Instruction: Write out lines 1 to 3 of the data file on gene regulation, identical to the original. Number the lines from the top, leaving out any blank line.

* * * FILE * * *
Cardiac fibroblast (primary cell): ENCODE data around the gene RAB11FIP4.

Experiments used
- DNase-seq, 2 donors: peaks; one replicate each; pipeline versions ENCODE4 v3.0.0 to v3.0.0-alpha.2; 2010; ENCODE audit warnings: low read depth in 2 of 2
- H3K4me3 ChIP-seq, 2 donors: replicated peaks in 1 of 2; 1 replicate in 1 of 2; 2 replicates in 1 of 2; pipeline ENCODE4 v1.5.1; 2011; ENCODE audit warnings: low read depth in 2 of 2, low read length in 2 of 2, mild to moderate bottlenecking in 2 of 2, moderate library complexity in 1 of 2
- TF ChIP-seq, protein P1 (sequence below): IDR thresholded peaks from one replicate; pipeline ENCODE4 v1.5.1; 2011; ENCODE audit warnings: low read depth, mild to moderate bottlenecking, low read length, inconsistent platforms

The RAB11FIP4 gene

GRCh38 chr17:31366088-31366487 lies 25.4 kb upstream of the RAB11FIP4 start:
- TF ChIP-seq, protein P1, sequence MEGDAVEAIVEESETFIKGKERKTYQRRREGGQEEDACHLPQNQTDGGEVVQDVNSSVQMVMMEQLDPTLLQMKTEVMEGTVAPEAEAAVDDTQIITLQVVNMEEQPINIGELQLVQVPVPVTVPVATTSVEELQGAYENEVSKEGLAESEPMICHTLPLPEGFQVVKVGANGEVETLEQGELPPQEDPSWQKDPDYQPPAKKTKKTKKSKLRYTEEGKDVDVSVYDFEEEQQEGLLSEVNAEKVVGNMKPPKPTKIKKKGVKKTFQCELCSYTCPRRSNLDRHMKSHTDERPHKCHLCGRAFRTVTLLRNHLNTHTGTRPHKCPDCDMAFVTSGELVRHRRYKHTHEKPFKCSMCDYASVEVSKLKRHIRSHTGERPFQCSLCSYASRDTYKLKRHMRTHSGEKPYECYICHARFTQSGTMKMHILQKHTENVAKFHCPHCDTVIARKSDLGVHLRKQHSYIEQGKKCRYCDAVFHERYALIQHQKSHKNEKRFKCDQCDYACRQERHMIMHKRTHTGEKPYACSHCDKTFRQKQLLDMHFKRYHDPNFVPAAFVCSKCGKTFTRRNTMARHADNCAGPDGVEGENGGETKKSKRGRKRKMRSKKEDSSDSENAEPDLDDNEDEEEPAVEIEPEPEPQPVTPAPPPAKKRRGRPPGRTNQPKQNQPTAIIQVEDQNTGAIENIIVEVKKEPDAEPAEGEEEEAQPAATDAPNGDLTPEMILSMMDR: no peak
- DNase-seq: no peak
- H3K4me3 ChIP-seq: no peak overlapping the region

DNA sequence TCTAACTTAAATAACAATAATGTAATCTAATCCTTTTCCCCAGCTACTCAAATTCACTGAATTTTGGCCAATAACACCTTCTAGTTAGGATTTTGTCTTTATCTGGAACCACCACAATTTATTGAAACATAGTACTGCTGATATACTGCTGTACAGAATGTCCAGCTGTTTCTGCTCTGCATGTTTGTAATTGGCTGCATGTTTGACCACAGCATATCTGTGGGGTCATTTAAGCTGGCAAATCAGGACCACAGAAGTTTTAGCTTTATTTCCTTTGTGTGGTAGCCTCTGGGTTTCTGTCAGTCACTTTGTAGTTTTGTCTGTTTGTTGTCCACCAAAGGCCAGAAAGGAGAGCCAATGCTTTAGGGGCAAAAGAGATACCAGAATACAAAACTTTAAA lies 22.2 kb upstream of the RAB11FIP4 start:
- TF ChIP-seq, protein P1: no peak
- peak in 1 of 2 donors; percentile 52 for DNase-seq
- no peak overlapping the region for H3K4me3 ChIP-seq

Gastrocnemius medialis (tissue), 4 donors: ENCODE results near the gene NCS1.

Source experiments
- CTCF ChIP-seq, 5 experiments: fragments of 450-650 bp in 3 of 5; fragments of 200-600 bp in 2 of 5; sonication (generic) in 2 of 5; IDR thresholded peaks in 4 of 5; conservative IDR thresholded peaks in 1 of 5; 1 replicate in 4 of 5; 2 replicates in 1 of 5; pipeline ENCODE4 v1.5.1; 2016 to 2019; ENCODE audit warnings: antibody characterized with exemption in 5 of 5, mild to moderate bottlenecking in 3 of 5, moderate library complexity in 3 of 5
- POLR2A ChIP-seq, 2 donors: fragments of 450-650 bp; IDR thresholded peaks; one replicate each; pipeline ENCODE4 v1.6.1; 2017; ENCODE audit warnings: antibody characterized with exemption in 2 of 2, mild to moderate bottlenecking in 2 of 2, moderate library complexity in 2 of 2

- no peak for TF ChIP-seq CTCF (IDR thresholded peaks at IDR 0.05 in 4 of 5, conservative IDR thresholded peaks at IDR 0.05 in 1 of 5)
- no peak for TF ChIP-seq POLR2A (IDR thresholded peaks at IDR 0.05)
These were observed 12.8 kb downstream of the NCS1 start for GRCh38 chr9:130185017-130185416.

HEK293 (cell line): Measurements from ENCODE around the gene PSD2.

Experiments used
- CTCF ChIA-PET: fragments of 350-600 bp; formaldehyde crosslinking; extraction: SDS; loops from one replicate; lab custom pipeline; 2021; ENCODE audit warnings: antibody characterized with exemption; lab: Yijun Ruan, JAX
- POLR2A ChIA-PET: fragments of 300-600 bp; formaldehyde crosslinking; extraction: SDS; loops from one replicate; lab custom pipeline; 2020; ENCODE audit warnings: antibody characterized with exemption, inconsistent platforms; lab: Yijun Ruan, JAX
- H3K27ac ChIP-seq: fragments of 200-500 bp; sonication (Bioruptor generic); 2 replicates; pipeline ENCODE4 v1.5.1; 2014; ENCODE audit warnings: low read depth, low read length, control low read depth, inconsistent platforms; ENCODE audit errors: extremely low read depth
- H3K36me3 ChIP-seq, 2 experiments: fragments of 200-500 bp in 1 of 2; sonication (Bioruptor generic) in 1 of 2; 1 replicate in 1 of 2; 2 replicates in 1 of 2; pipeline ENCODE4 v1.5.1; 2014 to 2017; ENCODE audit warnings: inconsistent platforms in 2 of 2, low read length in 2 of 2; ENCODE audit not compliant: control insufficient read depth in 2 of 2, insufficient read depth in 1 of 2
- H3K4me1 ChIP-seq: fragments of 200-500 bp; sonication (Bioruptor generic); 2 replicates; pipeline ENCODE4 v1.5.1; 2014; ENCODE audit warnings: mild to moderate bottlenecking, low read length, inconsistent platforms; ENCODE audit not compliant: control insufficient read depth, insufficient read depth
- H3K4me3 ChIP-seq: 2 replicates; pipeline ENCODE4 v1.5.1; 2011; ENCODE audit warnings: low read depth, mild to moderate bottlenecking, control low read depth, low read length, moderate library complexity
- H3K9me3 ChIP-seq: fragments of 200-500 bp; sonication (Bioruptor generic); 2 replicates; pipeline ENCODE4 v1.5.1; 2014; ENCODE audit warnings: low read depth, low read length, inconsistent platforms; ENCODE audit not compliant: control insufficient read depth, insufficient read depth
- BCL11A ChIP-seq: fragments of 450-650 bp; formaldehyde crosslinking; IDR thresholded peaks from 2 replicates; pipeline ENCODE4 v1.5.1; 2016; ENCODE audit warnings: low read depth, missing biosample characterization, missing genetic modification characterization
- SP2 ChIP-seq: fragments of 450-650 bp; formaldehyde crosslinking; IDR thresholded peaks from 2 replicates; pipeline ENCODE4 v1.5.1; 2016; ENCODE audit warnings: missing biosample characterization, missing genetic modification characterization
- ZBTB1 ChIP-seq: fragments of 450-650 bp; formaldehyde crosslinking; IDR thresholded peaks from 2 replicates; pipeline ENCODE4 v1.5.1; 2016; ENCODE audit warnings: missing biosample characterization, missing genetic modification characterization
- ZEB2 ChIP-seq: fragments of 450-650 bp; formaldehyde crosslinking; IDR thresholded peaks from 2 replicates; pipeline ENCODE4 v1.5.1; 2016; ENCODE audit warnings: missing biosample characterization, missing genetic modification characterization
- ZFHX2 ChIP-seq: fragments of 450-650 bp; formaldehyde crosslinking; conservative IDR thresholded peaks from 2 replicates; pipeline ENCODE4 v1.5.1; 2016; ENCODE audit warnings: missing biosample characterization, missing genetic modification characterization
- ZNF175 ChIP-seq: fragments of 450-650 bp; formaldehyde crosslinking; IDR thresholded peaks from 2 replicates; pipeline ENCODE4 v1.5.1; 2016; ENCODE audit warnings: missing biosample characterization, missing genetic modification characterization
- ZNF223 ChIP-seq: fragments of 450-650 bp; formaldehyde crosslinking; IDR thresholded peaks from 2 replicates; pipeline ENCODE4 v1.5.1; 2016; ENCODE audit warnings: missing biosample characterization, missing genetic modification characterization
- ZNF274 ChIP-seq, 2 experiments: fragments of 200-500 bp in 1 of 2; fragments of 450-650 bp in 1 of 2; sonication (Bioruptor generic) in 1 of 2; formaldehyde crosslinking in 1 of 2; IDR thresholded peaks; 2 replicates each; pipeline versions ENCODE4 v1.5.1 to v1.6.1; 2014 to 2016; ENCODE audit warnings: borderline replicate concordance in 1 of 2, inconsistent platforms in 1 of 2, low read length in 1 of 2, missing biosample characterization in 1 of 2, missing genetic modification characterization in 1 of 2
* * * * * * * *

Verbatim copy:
Cardiac fibroblast (primary cell): ENCODE data around the gene RAB11FIP4.

Experiments used
- DNase-seq, 2 donors: peaks; one replicate each; pipeline versions ENCODE4 v3.0.0 to v3.0.0-alpha.2; 2010; ENCODE audit warnings: low read depth in 2 of 2